When COVID and Asthma collide

You can do everything right and still get COVID!

It really seems to be something that’s making the rounds these days. Most of us know at least one person (or 12) who just tested positive. If you have asthma, that doesn’t make it any less worrying. It’s a little less scary than 2020 or 2021, but not by much!

I was a bit neurotic during the pandemic. I was the one wiping groceries and wearing plastic gloves at the grocery store. Early on, I created a nightly “checklist” to ensure our home stays COVID-free. While some of my family members got together for Christmas, I didn’t.

It was too much, but I knew I had to be diligent because it was communicated regularly: “If you have a pre-existing condition like asthma, COVID could be very difficult for you.” COVID affects your lungs. So if you have asthma, you are already at risk.

Then came more research, treatments, vaccines, increased testing, mask mandates lifted, and some people slowly returned to work. Stores that appeared to be selling super-unhealthy foods had staff wiping everything down like clockwork. I think we’ve all let our guard down a bit.

I certainly have a little.

I was planning a trip to Paris to celebrate my birthday. I had a great time. I ate croissants and baguettes. I tried French perfume. I wore a beret. I smiled at the Eiffel Tower.

I also continued to wear my mask as much as possible. I washed my hands frequently. I tried my best to keep my distance in a city full of people. I had a wonderful time. And then just like that: I have COVID!

I have tested several times (maybe 20 or more) – whether before traveling or because I was experiencing a slightly stuffy nose. Every time the test had this nice one line. Negative! Throw in the trash!

This time, those two lines appeared almost immediately. I was panicking. After all, I have asthma! The first few days were pure fear. I realized pretty quickly that I was going to have a bit of a bumpy ride. I didn’t realize my symptoms at first, and after testing negative at first, I was a bit [re]relaxed with my health protocols. I protected others around me by staying away (just in case), but I didn’t attack it with full effort until I knew for sure. i was scared COVID affects the lungs. Asthma affects the lungs. This is not a game made in heaven!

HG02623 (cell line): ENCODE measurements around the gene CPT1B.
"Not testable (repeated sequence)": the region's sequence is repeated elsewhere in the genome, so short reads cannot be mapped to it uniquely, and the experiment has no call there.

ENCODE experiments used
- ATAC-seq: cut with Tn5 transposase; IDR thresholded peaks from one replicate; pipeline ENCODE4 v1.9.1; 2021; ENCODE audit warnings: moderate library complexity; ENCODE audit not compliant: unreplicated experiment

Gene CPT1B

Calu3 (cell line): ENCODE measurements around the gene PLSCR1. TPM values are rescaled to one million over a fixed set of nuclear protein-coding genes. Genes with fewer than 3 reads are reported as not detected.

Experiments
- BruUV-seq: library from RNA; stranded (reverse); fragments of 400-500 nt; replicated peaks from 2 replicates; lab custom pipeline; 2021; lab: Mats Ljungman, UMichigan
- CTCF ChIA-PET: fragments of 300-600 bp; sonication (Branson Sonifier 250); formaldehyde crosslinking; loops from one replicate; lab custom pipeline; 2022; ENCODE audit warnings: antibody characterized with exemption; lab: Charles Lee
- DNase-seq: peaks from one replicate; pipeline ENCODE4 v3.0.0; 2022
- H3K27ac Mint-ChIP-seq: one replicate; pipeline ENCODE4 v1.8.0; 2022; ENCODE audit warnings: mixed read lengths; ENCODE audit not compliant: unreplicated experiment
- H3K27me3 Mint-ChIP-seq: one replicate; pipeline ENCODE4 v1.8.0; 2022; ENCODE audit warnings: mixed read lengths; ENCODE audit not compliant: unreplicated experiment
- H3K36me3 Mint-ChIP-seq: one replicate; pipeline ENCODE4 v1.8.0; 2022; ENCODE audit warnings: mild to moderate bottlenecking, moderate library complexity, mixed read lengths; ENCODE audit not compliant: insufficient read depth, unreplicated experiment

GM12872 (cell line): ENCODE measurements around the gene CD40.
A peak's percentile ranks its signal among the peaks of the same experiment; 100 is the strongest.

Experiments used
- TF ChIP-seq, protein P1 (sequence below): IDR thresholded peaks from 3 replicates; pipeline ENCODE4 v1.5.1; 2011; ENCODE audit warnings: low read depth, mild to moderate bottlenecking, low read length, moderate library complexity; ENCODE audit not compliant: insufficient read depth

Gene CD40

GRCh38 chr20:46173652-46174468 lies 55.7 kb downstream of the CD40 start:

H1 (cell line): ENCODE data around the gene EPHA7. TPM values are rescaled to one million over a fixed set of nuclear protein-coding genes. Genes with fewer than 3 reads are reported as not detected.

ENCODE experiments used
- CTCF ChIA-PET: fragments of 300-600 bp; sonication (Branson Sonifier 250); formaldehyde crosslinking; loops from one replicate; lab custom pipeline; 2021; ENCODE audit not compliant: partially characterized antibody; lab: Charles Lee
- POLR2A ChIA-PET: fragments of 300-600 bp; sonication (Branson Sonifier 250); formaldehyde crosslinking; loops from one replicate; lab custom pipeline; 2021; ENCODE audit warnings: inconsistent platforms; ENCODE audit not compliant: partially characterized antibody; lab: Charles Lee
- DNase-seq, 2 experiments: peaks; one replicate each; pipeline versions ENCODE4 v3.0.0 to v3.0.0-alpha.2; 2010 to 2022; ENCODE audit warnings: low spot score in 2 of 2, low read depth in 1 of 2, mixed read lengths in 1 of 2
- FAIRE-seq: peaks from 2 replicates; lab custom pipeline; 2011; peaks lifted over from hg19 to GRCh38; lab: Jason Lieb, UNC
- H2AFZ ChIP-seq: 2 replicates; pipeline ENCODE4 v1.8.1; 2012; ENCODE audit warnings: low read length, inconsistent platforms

After the initial shock, some disappointment (it feels like failure when you get it) and renewed epic fear, I moved into a place of acceptance. I went from terror to fight.

Like many things in life, it became a question of will. I made the right decision and then I got to work.

Here’s what I did to get to the other side. Everyone is different, so ask your doctor about it.

  1. I’ve told people I’ve tested positive — especially when we’ve been together. This seemed like a common practice in the early days of the pandemic, but I don’t feel it’s that common. It was important to me to let people know. Some people (like my parents) have tested positive. Others around me don’t. It was my duty to share. I couldn’t fully focus on my healing until I made sure those around me were aware.